Alyosha stood, gazed, and suddenly threw himself down on the earth. He did not know why he embraced it. He could not have told why he longed so irresistibly to kiss it, to kiss it all. But he kissed it weeping, sobbing, and watering it with his tears, and vowed passionately to love it, to love it for ever and ever. "Water the earth with the tears of your joy and love those tears," echoed in his soul.

What was he weeping over?

Oh! in his rapture he was weeping even over those stars, which were shining to him from the abyss of space, and "he was not ashamed of that ecstasy." There seemed to be threads from all those innumerable worlds of God, linking his soul to them, and it was trembling all over "in contact with other worlds." He longed to forgive everyone and for everything, and to beg forgiveness. Oh, not for himself, but for all men, for all and for everything. "And others are praying for me too," echoed again in his soul. But with every instant he felt clearly and, as it were, tangibly, that something firm and unshakable as that vault of heaven had entered into his soul. It was as though some idea had seized the sovereignty of his mind -- and it was for all his life and for ever and ever. He had fallen on the earth a weak boy, but he rose up a resolute champion, and he knew and felt it suddenly at the very moment of his ecstasy. And never, never, his life long, could Alyosha forget that minute.


Not a moment passes that we are not given an opportunity to experience a profound revelation...a chance at conversion. Were we to truly embrace life...all of life for what it is and for Who is in it, I wonder if we'd have so much need to worry about the political "solutions." This is true for both Democrat and Republicans, liberal and conservative...and yes...even crotchety libertarians like me.

One more thing. However you obtain movies to watch, seek out this one NOW:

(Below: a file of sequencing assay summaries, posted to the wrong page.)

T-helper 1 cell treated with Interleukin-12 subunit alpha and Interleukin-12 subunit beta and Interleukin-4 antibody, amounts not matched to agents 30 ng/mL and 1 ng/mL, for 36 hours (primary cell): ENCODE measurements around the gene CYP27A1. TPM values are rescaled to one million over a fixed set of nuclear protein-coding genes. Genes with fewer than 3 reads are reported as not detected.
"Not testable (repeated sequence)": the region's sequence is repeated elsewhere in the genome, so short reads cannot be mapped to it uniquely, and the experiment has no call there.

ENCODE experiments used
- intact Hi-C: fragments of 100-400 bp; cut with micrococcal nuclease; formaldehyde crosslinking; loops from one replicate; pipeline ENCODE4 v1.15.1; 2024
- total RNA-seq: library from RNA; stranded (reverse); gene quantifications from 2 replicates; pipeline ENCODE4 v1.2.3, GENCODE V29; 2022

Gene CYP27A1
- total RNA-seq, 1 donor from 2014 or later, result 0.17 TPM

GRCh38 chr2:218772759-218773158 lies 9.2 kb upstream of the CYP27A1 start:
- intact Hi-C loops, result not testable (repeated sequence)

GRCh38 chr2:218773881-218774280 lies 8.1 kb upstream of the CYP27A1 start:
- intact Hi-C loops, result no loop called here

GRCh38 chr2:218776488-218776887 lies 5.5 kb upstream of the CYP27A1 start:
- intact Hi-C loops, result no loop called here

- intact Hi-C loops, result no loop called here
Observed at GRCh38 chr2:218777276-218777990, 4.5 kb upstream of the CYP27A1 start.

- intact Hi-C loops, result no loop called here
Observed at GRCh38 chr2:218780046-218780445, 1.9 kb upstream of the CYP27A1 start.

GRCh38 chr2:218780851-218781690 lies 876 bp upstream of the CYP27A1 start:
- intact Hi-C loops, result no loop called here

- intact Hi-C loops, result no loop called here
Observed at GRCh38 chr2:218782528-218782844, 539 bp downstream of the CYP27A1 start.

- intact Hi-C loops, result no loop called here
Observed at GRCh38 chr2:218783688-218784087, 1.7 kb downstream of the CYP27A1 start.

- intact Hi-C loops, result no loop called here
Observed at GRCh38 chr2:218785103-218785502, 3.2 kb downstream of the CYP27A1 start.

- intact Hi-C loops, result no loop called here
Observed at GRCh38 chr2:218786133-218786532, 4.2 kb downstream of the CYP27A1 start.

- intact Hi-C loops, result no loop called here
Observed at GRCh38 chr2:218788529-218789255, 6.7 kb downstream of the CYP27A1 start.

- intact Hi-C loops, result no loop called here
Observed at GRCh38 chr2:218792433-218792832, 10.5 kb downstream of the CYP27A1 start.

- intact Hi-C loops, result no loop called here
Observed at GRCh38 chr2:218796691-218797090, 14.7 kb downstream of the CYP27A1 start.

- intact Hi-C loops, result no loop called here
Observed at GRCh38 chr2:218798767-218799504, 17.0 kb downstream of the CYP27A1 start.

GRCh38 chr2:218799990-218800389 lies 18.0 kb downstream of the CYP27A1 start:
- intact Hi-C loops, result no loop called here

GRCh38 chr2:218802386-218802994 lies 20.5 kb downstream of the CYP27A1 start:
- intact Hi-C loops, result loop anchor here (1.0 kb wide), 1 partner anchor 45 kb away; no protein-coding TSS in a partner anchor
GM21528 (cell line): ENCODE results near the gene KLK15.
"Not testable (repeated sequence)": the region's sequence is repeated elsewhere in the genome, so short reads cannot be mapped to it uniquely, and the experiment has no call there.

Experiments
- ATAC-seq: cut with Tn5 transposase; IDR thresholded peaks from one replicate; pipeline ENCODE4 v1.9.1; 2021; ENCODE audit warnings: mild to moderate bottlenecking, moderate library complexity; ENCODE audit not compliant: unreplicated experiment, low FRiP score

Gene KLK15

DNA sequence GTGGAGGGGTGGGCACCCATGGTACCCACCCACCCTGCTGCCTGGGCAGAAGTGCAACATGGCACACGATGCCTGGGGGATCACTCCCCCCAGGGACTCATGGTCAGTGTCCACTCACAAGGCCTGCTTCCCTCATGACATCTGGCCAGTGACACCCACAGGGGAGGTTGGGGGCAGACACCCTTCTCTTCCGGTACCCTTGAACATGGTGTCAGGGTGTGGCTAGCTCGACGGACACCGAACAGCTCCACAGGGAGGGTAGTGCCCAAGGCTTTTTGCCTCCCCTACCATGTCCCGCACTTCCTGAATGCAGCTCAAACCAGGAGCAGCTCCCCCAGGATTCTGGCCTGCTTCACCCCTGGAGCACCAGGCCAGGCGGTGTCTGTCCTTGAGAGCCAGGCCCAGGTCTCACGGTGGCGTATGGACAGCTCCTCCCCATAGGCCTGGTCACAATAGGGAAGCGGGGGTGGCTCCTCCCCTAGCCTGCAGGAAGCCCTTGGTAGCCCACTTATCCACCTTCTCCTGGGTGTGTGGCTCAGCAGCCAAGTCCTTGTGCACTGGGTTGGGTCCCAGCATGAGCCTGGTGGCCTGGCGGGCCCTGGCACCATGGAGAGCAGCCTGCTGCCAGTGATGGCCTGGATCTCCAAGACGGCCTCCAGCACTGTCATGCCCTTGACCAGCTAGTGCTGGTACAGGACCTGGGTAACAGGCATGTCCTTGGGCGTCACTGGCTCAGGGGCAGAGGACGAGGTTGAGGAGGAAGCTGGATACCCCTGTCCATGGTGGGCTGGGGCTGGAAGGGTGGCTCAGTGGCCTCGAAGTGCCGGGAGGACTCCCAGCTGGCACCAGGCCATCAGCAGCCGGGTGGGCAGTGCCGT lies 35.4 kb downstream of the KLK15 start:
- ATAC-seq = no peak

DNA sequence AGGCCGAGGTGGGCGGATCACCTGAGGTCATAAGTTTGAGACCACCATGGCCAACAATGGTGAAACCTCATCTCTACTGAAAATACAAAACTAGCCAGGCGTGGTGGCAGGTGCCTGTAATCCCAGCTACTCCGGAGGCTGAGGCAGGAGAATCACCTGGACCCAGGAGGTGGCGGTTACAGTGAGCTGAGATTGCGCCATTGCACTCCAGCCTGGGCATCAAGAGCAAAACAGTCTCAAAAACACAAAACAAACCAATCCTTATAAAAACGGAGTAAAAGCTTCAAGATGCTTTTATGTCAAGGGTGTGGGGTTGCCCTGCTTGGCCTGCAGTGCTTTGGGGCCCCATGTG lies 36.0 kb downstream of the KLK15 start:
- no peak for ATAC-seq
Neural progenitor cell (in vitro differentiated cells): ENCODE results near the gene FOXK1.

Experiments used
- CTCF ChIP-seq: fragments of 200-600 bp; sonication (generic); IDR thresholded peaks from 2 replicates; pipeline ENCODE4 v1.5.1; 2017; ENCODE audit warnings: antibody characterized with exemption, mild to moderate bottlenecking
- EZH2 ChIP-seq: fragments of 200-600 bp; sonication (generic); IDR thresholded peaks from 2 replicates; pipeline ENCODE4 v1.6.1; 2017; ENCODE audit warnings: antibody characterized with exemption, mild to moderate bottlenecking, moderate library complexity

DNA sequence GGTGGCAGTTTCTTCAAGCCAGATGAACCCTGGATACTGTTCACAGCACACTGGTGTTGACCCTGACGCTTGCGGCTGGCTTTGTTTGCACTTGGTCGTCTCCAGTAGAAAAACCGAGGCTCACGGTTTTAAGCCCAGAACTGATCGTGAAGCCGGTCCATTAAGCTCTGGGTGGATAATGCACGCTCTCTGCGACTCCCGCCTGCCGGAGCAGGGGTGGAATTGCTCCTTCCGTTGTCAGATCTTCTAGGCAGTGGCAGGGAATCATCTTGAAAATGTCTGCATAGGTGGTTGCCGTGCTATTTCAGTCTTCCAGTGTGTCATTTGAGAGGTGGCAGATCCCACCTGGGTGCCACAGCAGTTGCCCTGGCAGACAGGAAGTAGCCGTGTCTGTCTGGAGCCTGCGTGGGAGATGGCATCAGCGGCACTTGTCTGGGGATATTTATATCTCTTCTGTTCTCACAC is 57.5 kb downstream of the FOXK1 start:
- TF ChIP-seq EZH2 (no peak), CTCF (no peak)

Bella.

...offered by Dn. James Ferrenberg, a sinner at 3:21 PM [+]
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3 comments


3 Comments:

I don't know why, but in Athonite churches the choirs on either side of the church are all, or nearly all, frescoed with military saints. It looks like the choir should be rattling and clanking with all the armor, mail and weaponry. Very bellicose looking singers with all the martial scenery.

By Blogger bob, at 7:12 PM  

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I was tracking with most of what you read, until I got to Dostoevsky. It's funny, 20 years ago, a young Russian lit major and a convert, I loved Dostoevsky. Now, and the passage you provide is a great example, I'm just left cold. It seems preposterous, impractical.

My main fear of the private school solution is that it will have the effect, if indeed it already hasn't, of so fracturing society, that no one will have any shared values or "intellectual furnishings", and even more importantly, no one will realize that there should be any commonality, any "culture." Some people think this is absurdly exaggerated, I would argue that it's already happened. When it comes to religion, movies, books, information, opinions, there just seems to be an explosion of diversity, and the vocabulary to have a decent conversation "over beer" has been lost. So I get uneasy about just flushing the public schools.

- Steve K

By Anonymous Anonymous, at 5:02 PM  

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It seems preposterous, impractical.

I'm not sure that is necessarily a criticism. Much may be deemed impractical.

So I get uneasy about just flushing the public schools.

I guess the argument would be that keeping the present system and trying to mold schools into what would be required to satisfy ever diversified needs would eventually neuter the schools to a point of sterility. In other words...fighting the ongoing culture war with all the emotionalism attached to the rearing and education of our children - does that ugliness codified into public school policy (for good and for ill) make for a better system than freedom of choice and whatever ill effect it may have on a sense of community and culture? I'd suggest the former would and IS far more damaging to our sense of community.

By Blogger JamesoftheNorthwest, at 3:18 PM